I am thankful for Jake Andrews, a graphic design student, artist, and friend at The University of Alabama, for creating this poster series about the 2011 Student Freedom Ride.

Jake and I have collaborated on a variety of projects over the past four years, so when I decided to start a blog for the 2011 Student Freedom Ride, he was the obvious choice to create a header. We briefly talked about the purpose of the blog, and then he went to work.

When I saw his work a few days later, my jaw dropped. He had managed to capture the spirit of the trip through design. He offered to design other pieces for the trip, so I took him up on it.

This series is his creation. His own words describe the power of the series:

I used the key words that you wanted and highlighted the routes that the Freedom Riders took. I used a map of all the routes that Freedom Riders took during the period… not the one specific to the first route though.

It’s kind of hard to explain the concept that I came up with in words. It’s something you’ll just have to see. The individual posters might be a little confusing at first, but when you put them all together they complete the image of the routes of the Freedom Riders in the 60s.

I think the key to the series is not focusing on individual posters as much as how the series is completed once all the posters are put together.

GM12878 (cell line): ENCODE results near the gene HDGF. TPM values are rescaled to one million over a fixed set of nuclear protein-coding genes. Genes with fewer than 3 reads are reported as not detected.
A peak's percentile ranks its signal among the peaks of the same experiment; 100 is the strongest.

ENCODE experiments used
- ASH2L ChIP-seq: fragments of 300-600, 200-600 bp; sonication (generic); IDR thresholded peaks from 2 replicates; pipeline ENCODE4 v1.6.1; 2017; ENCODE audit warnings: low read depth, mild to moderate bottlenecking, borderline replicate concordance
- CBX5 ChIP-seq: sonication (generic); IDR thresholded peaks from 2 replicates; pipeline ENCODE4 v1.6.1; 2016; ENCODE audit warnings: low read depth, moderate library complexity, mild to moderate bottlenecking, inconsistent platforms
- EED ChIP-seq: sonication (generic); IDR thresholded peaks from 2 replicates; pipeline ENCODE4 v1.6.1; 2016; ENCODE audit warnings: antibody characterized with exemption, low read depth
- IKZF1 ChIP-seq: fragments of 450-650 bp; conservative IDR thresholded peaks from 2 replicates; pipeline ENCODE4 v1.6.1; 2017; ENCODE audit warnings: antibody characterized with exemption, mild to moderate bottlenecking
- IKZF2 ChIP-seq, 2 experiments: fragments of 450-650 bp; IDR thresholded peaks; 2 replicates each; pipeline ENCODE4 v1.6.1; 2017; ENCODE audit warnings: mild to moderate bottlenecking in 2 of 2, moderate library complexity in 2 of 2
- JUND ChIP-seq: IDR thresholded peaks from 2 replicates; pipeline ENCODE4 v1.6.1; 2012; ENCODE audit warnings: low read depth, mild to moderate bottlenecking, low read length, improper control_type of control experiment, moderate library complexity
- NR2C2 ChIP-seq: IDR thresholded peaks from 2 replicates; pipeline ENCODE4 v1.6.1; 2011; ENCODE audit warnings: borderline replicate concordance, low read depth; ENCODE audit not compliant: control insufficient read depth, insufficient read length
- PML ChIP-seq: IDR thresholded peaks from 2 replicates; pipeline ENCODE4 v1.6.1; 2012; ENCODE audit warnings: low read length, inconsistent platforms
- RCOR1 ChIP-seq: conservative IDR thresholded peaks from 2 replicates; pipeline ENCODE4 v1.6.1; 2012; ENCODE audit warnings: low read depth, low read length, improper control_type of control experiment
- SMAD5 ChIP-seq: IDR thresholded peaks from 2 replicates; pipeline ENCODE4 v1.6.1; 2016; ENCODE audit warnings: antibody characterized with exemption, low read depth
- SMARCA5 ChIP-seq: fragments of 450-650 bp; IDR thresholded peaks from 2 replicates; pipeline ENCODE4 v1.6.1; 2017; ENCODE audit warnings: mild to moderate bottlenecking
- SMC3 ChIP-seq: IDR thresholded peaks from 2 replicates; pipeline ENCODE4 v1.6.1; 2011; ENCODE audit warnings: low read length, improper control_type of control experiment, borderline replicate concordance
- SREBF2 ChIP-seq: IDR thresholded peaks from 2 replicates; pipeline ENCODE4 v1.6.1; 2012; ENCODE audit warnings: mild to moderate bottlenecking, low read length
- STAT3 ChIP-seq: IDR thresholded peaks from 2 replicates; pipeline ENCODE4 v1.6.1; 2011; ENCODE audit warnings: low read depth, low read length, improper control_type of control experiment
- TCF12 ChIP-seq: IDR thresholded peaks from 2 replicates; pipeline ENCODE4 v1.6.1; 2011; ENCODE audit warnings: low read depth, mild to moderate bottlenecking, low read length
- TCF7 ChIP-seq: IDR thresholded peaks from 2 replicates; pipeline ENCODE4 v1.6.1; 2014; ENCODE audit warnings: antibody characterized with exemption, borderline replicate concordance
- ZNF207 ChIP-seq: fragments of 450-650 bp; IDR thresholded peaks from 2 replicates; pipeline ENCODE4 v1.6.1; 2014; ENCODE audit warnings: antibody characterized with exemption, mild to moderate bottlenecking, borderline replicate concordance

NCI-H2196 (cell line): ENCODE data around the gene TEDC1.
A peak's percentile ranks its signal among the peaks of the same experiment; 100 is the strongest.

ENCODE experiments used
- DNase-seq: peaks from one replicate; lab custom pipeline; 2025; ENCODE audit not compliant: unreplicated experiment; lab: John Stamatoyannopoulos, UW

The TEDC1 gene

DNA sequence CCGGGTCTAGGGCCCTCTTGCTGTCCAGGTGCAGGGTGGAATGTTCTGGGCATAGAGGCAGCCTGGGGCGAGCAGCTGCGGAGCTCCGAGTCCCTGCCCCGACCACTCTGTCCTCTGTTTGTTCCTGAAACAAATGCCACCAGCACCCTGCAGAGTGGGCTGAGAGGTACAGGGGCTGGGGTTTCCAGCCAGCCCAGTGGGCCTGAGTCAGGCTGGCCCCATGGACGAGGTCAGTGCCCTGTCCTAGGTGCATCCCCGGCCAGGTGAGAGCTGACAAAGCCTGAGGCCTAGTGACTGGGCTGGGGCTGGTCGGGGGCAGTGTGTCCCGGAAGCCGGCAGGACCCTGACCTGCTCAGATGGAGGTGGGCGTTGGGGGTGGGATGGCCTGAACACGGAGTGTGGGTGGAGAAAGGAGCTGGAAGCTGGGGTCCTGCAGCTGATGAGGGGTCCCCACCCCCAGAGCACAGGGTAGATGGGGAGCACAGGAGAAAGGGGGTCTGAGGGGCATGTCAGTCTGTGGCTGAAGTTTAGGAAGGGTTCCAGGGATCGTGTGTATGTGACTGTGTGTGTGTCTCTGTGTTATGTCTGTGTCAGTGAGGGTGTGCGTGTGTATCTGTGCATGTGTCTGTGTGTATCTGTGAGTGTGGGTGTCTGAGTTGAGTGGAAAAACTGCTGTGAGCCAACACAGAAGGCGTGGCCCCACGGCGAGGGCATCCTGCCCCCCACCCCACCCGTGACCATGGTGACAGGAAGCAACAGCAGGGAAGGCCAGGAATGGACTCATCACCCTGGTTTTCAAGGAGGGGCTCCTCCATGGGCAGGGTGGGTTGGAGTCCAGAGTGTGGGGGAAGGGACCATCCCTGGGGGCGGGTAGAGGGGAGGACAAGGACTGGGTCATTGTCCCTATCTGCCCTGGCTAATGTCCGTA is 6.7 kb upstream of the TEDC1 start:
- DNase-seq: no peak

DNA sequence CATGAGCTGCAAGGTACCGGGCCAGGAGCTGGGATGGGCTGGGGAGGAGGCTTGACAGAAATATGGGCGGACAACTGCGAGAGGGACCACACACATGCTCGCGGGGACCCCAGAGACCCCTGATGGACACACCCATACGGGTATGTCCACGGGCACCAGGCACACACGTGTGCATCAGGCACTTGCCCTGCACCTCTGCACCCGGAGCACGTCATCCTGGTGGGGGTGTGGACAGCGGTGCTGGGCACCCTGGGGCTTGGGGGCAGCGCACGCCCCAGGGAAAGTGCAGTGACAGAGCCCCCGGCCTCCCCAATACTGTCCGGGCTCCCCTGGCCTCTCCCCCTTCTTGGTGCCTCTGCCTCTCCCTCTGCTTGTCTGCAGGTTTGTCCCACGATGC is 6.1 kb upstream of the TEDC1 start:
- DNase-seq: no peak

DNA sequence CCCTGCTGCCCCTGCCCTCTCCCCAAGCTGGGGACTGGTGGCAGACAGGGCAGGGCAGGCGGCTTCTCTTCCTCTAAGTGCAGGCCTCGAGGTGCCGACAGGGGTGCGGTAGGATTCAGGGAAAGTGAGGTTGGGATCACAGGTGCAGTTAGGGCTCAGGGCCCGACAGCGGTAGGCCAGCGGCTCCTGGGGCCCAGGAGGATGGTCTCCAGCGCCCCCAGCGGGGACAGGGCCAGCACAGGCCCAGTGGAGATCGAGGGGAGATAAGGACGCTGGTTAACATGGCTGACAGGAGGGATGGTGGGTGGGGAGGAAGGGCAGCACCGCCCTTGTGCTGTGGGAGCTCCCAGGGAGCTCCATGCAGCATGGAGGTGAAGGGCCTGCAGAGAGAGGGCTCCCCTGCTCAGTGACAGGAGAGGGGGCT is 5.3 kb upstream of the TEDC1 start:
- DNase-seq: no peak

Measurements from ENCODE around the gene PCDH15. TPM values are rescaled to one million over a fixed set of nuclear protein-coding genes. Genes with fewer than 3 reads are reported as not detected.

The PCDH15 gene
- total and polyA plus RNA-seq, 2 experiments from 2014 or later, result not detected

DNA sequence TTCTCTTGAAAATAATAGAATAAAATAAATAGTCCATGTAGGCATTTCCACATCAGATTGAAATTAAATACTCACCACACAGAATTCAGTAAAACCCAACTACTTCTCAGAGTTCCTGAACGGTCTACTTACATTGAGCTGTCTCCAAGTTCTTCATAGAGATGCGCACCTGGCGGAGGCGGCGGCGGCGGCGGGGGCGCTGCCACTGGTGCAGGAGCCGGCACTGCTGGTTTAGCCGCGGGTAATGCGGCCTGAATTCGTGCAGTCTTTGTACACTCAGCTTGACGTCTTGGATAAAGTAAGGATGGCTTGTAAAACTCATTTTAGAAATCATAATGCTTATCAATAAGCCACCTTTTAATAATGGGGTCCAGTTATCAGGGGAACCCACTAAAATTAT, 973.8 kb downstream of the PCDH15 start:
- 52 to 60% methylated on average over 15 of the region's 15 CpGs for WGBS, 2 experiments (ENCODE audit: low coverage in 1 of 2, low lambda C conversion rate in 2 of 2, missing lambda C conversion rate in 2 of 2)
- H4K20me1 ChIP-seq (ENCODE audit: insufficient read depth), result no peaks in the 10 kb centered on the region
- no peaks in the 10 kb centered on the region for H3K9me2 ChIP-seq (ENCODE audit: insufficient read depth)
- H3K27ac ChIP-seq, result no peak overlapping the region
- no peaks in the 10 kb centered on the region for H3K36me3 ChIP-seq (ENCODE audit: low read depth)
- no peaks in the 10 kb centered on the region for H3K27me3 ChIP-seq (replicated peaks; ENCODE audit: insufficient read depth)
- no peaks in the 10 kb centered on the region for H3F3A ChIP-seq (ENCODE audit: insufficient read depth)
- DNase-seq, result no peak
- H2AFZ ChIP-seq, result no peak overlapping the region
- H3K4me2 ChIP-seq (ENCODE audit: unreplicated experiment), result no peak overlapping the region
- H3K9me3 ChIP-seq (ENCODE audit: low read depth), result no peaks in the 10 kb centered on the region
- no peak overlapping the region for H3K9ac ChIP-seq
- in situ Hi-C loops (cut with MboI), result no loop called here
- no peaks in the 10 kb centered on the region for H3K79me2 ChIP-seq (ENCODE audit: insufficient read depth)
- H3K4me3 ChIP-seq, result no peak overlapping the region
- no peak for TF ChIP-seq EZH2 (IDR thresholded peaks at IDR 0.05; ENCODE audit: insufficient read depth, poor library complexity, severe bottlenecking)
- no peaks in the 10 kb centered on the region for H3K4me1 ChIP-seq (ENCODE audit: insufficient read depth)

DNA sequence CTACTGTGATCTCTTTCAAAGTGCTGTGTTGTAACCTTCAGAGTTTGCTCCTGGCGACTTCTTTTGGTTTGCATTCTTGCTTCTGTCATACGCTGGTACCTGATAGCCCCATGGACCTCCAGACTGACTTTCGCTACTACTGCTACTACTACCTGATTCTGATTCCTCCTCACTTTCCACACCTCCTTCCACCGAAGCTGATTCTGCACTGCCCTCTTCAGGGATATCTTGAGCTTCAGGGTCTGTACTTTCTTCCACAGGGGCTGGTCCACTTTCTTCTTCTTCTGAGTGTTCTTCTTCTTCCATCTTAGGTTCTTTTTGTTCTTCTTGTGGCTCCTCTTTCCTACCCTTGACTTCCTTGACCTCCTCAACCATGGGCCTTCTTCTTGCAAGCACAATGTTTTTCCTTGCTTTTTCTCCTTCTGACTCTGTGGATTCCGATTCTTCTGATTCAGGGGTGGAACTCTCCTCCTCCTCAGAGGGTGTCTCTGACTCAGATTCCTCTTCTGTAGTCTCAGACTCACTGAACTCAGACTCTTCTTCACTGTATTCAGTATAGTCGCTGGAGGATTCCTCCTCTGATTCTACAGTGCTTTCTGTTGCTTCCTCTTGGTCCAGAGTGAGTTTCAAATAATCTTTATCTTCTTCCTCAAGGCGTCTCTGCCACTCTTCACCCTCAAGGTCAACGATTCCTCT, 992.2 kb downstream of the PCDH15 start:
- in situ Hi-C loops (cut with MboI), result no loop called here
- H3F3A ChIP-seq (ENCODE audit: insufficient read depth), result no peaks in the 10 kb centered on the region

Our hope is that you will share these with your friends & family. Please use this series to connect others with the spirit of the Freedom Riders from 1961 to 2011!

Marshall Houston


Day 6: Nonviolence is Creative

Saturday, May 14th, 2011

By Marshall Houston


Day 4: New Blood

Wednesday, May 11th, 2011

By Marshall Houston

Joan Mulholland and Bob Singleton have freed me over the past five days.

After listening to Joan speak for 20 of the most compelling minutes of my life on the bus ride to Greensboro, North Carolina, I caught her trailing at the back of the pack in the International Civil Rights Museum. During those 20 minutes on the bus, Joan became my hero and mentor, but she didn’t know it when I caught her and started talking in the museum.

We paused for an extra 45 seconds at the Mississippi books exhibit and immediately connected over our love for books. I am an avid collector of books on nearly every subject, and I normally can’t leave a bookstore empty handed. As Joan started discussing her books from the movement, a spark flickered in her eyes, and she said that her favorite books are the hidden treasures—ones you don’t go to the bookstore to find—and that when you find them, you seize the moment! I mumbled something in agreement, too overwhelmed with joy that my hero embraces these serendipitous moments just as much as I do. “Not everyone understands this. Soulmates,” she exclaims.

Speechless. I wrote her quote in my notebook as fast as possible; how else could I react to Joan Mulholland telling me that we were soulmates?